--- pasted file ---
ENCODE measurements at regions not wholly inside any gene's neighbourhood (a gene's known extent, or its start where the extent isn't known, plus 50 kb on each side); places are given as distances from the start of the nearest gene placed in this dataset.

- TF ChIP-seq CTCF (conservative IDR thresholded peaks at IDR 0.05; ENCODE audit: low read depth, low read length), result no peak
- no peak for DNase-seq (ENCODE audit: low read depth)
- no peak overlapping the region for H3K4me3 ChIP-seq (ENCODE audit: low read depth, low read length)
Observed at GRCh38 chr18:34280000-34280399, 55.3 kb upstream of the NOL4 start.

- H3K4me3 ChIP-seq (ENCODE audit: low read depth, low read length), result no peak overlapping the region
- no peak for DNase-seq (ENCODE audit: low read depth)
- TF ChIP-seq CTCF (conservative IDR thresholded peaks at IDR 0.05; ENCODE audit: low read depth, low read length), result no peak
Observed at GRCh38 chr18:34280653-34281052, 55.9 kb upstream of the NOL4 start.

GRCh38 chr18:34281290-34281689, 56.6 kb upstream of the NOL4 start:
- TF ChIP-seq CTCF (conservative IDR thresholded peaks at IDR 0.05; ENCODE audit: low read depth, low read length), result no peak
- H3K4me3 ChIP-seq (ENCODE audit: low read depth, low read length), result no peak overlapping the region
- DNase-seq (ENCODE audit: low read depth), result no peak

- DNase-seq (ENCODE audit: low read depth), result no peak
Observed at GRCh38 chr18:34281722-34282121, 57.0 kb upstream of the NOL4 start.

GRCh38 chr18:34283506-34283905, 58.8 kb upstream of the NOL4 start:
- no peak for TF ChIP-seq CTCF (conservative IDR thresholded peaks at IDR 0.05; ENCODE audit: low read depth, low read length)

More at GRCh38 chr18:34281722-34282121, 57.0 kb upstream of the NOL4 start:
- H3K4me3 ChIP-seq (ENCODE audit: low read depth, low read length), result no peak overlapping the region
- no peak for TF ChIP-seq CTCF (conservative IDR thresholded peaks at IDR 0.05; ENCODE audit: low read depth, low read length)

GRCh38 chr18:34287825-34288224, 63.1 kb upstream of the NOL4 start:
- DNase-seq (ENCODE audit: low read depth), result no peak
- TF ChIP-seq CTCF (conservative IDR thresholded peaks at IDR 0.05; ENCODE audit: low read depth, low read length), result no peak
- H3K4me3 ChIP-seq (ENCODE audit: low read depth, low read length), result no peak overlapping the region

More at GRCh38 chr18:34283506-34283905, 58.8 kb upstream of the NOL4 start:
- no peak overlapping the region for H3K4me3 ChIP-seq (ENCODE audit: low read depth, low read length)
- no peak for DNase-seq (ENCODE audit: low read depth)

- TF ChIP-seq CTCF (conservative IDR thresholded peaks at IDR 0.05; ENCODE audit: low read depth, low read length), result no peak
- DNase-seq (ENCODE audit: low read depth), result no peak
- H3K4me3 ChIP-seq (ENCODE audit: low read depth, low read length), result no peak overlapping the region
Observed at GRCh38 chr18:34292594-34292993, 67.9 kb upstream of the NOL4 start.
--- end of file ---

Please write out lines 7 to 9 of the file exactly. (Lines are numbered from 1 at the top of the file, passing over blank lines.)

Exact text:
- no peak for DNase-seq (ENCODE audit: low read depth)
- TF ChIP-seq CTCF (conservative IDR thresholded peaks at IDR 0.05; ENCODE audit: low read depth, low read length), result no peak
Observed at GRCh38 chr18:34280653-34281052, 55.9 kb upstream of the NOL4 start.